There have been some commentators that suggest that IBM has been de-emphasizing hardware, but I think that's simply wrong. IBM seems to continually reinvent itself, moving to where the ball will be before it gets there, not where it has been. I think hardware will always be a critical ingredient in that success, and more importantly so does IBM if you look at the company's research and development. There's an interesting comparison with Apple here. Apple got out of the X86 server business because, for Apple, that wasn't a business in which they could compete with high value, differentiated products. Apple also got out of printers and digital cameras several years ago, again for the same reason. But is Apple a hardware company? Or is Apple de-emphasizing hardware because Apple keeps distributing more music, movies, electronic books, "apps," and cloud services? Well, yes... and no. It's substantially the same with IBM, albeit in a completely different information technology market segment. (Apple and IBM literally never compete with each other.)
I remember listening to IBM's previous CEO, Sam Palmisano, answer a version of the question "What is IBM?" And he said IBM is not a hardware company, not a software company, and not a services company. It is, he said, for lack of a better word, a solutions company. IBM needs all three parts playing their roles in harmony, and IBM needs all three parts constantly evolving. So if that means IBM should not be in the point of sale device business (a recent divestiture) but should be in the enterprise memory storage and "big data" business intelligence engine businesses (two recent acquisitions), then that's what IBM is going to do. (A lot of analysts have missed this, but IBM has bought some "hardware" companies lately. I put the word hardware in quotes because the reality is that it has been a long time since hardware has been purely mechanical or electromechanical. Most "hardware" products are a blend of hardware and software.) Both of the latter hardware-related acquisitions are highly relevant to zEnterprise, in the form of the DB2 Analytics Accelerator as an example.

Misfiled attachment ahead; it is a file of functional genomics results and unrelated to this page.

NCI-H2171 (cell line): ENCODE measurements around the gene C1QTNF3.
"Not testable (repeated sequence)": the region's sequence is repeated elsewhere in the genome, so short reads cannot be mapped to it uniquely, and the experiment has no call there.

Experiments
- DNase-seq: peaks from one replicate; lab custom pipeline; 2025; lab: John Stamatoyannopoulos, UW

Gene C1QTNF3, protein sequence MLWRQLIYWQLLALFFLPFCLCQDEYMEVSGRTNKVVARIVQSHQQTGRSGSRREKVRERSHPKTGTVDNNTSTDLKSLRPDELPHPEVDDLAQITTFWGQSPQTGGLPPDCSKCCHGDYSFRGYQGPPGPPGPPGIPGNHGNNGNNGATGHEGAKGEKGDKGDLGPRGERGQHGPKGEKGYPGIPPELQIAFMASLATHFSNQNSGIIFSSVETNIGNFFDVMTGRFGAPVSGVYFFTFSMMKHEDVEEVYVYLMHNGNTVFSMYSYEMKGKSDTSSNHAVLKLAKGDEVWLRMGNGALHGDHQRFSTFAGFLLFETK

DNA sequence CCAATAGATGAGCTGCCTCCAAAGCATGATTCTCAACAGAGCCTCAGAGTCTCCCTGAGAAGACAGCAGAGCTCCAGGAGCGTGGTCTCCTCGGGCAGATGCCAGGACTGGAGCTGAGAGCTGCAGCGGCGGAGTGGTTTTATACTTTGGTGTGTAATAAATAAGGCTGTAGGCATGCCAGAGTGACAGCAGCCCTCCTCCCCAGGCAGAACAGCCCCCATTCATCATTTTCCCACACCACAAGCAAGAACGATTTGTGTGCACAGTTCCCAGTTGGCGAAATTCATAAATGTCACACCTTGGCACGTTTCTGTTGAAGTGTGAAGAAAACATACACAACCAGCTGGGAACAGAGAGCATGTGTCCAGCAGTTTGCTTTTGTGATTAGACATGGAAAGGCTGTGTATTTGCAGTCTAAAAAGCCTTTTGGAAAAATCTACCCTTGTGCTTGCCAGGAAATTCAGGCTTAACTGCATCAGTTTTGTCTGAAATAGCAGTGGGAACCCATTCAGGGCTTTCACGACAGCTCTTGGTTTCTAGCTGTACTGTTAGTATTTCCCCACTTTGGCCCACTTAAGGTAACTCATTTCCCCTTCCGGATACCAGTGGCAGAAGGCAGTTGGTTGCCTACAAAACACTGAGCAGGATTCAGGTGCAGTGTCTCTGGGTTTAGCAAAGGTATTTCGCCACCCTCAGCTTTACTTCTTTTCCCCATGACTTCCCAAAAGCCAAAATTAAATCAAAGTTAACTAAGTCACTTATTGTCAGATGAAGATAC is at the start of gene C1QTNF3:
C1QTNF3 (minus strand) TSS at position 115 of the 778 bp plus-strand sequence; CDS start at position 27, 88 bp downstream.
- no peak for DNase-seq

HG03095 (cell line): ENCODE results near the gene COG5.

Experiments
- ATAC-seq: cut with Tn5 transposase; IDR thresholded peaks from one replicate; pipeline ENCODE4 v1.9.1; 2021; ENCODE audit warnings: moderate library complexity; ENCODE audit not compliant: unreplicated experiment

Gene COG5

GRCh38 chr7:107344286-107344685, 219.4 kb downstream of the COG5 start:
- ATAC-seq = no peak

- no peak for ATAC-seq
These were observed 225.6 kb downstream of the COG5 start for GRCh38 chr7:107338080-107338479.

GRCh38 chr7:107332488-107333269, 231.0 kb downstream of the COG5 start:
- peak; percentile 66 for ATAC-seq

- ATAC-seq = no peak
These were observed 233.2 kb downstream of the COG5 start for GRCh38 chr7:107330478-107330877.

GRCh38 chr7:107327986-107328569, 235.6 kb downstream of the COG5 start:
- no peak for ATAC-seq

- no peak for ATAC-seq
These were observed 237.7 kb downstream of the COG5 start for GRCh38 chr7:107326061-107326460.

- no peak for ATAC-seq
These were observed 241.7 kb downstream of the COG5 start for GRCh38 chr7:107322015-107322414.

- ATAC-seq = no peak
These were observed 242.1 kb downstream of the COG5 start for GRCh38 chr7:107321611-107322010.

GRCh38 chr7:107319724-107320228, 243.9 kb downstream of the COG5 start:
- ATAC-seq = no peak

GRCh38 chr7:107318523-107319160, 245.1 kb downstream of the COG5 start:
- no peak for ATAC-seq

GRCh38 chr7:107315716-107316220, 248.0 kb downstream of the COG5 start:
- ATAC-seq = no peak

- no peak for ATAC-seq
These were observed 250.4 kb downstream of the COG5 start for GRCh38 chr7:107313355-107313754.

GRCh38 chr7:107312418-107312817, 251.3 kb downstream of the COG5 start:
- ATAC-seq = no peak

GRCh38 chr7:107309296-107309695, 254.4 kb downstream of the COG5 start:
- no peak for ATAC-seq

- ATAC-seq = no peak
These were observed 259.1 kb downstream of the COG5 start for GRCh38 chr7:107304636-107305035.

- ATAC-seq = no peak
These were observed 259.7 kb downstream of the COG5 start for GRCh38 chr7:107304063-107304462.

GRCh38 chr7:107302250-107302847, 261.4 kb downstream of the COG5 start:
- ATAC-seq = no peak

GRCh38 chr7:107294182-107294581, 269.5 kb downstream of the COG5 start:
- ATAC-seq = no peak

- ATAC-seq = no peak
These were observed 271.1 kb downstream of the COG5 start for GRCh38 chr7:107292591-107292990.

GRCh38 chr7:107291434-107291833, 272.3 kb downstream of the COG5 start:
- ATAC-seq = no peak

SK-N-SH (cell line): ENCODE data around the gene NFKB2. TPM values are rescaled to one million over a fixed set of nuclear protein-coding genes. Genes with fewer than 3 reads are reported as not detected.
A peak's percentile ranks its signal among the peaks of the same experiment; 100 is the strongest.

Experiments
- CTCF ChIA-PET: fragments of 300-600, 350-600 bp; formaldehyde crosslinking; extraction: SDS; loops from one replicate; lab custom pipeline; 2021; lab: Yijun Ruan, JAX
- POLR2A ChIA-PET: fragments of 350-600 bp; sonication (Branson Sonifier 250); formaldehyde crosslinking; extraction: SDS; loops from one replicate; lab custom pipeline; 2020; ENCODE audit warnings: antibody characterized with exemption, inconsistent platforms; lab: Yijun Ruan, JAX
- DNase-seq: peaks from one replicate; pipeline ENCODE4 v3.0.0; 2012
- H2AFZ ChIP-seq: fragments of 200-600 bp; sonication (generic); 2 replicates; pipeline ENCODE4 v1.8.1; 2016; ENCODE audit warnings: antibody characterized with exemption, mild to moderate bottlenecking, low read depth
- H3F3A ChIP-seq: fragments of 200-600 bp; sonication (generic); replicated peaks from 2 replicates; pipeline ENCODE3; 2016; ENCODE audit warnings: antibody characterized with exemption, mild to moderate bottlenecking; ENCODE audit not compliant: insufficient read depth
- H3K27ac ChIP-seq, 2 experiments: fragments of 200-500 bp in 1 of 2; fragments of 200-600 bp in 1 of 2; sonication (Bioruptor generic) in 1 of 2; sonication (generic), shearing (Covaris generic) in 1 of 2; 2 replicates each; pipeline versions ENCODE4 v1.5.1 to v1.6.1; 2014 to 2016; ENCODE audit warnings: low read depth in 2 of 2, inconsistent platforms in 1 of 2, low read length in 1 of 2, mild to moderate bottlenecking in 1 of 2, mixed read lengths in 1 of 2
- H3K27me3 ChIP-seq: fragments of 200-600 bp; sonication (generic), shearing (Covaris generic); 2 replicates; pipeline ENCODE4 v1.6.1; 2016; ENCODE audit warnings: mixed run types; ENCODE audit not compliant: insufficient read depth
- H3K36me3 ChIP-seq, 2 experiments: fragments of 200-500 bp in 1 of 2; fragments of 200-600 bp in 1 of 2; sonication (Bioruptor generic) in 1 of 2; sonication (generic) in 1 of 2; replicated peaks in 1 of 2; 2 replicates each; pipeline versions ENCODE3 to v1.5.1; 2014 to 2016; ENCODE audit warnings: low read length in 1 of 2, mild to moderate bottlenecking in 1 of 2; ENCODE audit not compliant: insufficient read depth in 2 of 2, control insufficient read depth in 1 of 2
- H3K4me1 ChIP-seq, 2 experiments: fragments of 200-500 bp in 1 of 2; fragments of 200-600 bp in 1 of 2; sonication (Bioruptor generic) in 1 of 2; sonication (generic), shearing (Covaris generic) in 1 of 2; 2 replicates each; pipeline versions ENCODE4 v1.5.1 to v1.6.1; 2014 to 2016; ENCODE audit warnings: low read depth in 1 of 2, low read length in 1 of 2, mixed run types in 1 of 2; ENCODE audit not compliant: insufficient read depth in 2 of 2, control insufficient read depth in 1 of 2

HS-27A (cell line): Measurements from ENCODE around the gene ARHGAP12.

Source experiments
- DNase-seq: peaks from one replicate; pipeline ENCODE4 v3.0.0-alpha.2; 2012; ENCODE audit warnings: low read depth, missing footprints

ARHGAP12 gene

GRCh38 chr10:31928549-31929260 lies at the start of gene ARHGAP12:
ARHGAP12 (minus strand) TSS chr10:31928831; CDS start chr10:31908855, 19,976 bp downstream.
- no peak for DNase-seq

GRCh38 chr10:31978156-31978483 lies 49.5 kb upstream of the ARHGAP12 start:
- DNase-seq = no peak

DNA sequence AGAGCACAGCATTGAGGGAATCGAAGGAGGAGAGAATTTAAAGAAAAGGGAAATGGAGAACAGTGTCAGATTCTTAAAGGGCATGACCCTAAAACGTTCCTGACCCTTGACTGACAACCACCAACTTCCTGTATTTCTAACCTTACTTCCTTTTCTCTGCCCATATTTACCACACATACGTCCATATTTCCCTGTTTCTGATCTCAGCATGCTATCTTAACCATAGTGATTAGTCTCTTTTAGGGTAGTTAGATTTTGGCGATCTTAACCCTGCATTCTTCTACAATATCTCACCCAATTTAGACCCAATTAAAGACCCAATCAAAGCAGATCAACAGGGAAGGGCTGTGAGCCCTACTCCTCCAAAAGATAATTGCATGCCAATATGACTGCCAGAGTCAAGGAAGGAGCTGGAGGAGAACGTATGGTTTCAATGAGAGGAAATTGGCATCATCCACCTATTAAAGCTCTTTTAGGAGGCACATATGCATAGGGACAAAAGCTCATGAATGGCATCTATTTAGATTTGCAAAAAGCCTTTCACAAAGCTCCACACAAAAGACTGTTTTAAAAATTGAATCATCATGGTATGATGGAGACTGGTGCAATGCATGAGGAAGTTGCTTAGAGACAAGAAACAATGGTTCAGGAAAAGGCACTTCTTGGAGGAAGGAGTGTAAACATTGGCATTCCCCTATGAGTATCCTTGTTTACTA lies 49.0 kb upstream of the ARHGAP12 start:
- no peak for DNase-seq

Anyway, I think analysts that focus only on one or a couple of the "big three" parts of IBM miss the big picture. Fortunately so have IBM's competitors.
|by Timothy Sipples||January 23, 2013 in Financial |
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A Newcomer for Dinner
I posted in another journal about a certain unnamed newcomer. (We're talking program here, not a person.) It's a game changer, at least for me and my circle of friends.
The new thingy was a hot topic at a recent dinner. I was out with friends, and discussion eventually landed on this subject.
Dining in Dread
All of as at the table have made a career using "the old thing". We don't reject the new thing, but cannot help notice a lack of important features and function. (See my other post, "Performance Matters ... and why".) So we're more than a little worried. The focus of technology is often hyped. It's tough to see the real value in one product versus another.
You know the phrase "it's a doozie". It means something that is extreme. Historically, it means something very good, well made, luxurious, excellent. Formally, it's a "Duesy", a Duesenberg, in its day possibly the best car made. (Certainly the most expensive and of unquestioned quality.) They won races and set records and were beatiful. But Duesenbergs were built by hand and could not keep up with cars built via assembly line (Ford, Olds, others).
Gagging on Good Enough
My personal fear is that the majority will use the newer program either ignorantly or having decided that they don't need the better performance and substantial instrumentation of the older program. Sadly, many go the route of "good enough" and get by, ignoring the dollars and sense lost in having to compensate.
Then again, sometimes you just need a Model T. Then again, few of us drive the low end model these days.
Sunset on Solaris
I leave this new thing unnamed, the thing I am bemoaning. It will be outed soon enough. It could be anything. Consider Solaris -vs- Linux. Linux was the newcomer. Solaris was solid. Frankly, Solaris was the better Unix at the start and remained technically superior for many years. (Some would say even now.) Being a Linux aficionado, my statements favoring Solaris are validated. But I can't use Solaris, partly because it is proprietary, partly because the mainframe port was quashed, and partly because I just don't have time.
My hope is that "the new thing" will acquire the most important features of "the old thing". If you cut through the bloat in Linux, and the barnacles attached to it, you see that it has picked up several of the better features of Solaris. We gotta see more of that.
In any case, I ask you, please ... always pursue the best. Don't settle for "good enough".
-- R; <><
|by sirsanta||January 11, 2013 |